• Those who are most vulnerable to excessive alcohol and drug abuse are young adults between the ages of 18-25.

  • 3.1 million Americans, roughly 1.4% of the population 12 and older, received addiction treatment for alcoholism and alcohol-related problems in 1997; treatment peaked among people 26-34.

  • Numerous studies suggest a significant relationship between work stress and the development of drinking problems.

  • It is estimated that more than 3 million teenagers in the U.S. between the ages of 14 to 17 are problem drinkers.

  • Problem drinkers average four times as many days in the hospital as non drinkers--mostly because of drinking-related injuries.

  • Research has shown that long-term drug and alcohol abuse costs business and industry an estimated $100 billion annually. Alcoholism alone causing 500 million lost work days a year.

  • In the U.S., more than 40% of those who start drinking at age 14 or younger become alcoholic.

  • About one in ten Americans currently has an alcohol problem.

  • The lowest rates of heavy alcohol use are among data clerks, personnel specialists and secretaries.

  • According to one study, 68% of those people who come to a trauma center have an alcohol or drug problem.

  • As much as 50 percent of police work is spent addressing alcohol-related problems in our nation. This would mean that the annual cost to law enforcement agencies is at least $7.5 billion dollars.

  • Three out of ten adults report that drinking has been a cause of trouble in their family.

  • Relatively few of the more than 18 million U.S. alcohol abusers receive the treatment they need.

  • Underage drinking costs Americans nearly $53 billion annually. If this cost were shared equally by each congressional district, the amount would total more than $120 million per district.

  • Alcohol is typically found in the offender, victim or both in about half of all homicides and serious assaults, as well as in a high percentage of sex-related crimes, robberies, and incidents of domestic violence, and alcohol-related problems are disproportionately found among both juvenile and adult criminal offenders.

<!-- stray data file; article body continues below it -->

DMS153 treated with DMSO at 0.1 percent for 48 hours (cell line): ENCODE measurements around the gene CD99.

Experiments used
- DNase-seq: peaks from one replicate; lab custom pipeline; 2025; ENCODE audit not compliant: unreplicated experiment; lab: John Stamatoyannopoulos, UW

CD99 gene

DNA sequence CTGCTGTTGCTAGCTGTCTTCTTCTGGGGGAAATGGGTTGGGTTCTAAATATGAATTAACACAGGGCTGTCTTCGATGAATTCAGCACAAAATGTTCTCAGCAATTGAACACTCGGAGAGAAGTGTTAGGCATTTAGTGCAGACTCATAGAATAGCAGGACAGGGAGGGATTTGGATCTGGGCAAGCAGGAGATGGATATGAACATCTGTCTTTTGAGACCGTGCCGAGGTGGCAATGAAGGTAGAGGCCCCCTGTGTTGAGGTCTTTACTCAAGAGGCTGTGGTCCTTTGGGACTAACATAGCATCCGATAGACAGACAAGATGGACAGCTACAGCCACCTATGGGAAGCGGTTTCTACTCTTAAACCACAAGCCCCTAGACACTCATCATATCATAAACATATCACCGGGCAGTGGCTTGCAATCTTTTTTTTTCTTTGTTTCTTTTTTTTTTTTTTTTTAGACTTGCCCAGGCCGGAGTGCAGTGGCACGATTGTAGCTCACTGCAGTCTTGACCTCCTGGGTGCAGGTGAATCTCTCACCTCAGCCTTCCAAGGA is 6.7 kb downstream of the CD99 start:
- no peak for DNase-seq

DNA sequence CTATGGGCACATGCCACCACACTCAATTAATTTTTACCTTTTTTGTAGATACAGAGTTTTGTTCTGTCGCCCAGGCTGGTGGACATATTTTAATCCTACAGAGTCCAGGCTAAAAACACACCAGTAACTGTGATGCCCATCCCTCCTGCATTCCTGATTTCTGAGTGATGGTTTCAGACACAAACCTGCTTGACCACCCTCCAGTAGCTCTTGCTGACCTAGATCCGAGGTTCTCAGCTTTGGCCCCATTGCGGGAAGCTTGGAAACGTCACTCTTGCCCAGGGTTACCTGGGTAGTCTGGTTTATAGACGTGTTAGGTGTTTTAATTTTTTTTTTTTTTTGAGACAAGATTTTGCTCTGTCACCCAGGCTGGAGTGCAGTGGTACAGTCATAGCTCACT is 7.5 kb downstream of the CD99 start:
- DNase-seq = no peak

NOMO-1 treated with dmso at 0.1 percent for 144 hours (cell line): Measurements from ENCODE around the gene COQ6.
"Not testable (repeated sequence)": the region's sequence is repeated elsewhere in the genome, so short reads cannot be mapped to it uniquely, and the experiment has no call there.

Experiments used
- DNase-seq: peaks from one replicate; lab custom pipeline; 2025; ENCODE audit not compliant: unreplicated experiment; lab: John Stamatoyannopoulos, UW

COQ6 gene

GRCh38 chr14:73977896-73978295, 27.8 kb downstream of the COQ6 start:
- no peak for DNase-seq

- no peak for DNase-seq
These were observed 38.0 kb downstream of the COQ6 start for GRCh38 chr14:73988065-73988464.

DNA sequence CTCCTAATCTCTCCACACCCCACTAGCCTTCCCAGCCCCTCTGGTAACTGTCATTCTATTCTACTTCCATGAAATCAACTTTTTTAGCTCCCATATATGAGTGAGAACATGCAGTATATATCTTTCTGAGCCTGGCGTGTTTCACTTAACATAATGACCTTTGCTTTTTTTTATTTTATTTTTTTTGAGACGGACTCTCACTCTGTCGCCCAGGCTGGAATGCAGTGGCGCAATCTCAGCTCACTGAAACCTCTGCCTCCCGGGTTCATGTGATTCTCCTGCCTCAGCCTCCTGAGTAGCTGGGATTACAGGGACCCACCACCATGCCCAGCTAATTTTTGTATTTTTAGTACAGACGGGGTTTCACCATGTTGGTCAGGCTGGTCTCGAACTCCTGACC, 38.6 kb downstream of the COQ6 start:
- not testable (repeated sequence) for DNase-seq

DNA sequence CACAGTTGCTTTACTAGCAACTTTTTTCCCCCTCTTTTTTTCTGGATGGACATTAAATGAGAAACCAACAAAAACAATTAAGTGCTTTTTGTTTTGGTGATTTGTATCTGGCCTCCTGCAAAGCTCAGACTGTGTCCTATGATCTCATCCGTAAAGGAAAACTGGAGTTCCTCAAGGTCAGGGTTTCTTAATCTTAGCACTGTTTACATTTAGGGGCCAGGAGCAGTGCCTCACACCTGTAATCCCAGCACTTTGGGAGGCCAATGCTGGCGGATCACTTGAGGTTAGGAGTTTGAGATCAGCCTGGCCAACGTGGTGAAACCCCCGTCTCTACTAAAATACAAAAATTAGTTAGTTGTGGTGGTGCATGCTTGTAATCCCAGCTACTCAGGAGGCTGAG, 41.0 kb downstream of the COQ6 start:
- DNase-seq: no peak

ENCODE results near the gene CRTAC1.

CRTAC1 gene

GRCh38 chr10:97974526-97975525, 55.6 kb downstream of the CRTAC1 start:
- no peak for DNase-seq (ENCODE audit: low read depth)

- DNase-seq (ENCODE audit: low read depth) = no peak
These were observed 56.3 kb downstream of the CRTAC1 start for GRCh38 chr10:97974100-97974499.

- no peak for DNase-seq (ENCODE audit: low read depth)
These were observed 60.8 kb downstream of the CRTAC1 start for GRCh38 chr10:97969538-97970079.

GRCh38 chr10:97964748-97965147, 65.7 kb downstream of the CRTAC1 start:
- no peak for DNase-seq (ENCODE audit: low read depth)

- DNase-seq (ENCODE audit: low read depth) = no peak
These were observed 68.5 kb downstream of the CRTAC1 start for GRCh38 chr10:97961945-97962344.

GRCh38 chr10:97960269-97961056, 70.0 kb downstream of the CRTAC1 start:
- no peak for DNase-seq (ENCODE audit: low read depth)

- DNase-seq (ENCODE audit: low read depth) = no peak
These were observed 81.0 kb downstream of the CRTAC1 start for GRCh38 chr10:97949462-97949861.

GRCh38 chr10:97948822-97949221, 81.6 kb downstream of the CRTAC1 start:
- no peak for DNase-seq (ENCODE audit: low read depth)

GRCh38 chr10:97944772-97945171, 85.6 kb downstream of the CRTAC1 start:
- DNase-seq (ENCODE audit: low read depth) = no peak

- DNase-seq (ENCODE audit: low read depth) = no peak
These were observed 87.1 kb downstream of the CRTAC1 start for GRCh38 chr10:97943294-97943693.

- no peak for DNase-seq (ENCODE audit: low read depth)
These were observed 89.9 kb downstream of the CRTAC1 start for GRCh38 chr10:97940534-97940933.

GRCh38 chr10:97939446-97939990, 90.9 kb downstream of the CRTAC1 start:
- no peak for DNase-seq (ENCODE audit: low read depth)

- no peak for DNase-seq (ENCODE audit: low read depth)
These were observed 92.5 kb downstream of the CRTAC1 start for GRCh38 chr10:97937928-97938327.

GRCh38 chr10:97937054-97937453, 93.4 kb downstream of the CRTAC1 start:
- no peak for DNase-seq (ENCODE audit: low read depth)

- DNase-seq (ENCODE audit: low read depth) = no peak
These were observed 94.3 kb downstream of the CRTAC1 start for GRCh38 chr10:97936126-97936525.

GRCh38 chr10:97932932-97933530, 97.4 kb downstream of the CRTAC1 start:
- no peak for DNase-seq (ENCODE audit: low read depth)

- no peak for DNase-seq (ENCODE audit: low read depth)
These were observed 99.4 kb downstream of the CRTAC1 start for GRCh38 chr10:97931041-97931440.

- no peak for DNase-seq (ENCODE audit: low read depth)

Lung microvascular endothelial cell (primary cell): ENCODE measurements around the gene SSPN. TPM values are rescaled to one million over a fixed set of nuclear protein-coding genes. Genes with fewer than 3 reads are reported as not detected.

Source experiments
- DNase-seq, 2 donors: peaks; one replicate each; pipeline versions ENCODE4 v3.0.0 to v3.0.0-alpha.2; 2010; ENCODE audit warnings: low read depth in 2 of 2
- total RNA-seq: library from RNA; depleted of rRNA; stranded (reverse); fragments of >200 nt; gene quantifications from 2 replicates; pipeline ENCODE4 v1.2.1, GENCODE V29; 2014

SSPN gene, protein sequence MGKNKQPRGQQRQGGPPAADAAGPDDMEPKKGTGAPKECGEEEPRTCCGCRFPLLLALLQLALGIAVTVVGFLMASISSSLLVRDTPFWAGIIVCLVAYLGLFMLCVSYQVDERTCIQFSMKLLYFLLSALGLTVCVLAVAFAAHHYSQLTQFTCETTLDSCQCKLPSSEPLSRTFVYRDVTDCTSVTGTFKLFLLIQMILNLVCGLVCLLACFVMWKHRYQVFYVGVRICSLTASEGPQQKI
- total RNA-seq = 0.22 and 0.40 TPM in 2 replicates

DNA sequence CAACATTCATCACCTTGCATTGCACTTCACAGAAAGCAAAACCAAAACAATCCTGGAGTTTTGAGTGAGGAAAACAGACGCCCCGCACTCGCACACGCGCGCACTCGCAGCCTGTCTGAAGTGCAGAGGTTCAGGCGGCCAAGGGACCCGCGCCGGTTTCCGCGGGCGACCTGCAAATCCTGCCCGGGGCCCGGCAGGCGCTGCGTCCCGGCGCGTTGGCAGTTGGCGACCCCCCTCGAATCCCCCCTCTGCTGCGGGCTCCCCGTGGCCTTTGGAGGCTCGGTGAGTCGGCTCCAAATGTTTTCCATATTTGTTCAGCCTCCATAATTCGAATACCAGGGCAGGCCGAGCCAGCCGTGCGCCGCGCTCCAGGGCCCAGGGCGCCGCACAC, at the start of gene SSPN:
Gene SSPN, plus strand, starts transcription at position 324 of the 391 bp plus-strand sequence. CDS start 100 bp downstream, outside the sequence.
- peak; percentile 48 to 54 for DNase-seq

• Currently, nearly 14 million Americans, 1 in every 13 adults-abuse alcohol or are alcoholic. Several million more adults engage in risky drinking patterns that could lead to alcoholism.

  • In a survey of 18 to 24 year-old current drinkers who failed to complete high school, nearly 60 percent had begun to drink before the age of 16.

  • 7.5% of Americans employed in full-time jobs report heavy drinking, defined as drinking five or more drinks per occasion on five or more days in the past 30 days; 6.6% of part-timers and 10.8% of unemployed workers also report heavy drinking; across all three categories, heavy drinkers are most likely to be found in the 18 to 25 year old age group.

  • According to one study, almost 11% of 8th-graders, 22% of 10th-graders, and 27% of 12th-graders report binge drinking (five drinks in a row in the last two weeks).

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Conclusion: Alcohol Abuse Statistics

Ironically, in spite of the fact that basic alcohol information such as the negative consequences of abusing alcohol has been known for centuries, alcohol abuse and alcohol dependency continue to damage and devastate human lives in our "aware" and "enlightened" society.

Indeed, to substantiate this statement, one merely has to observe some of the appalling alcohol abuse statistics and alcoholism statistics described above.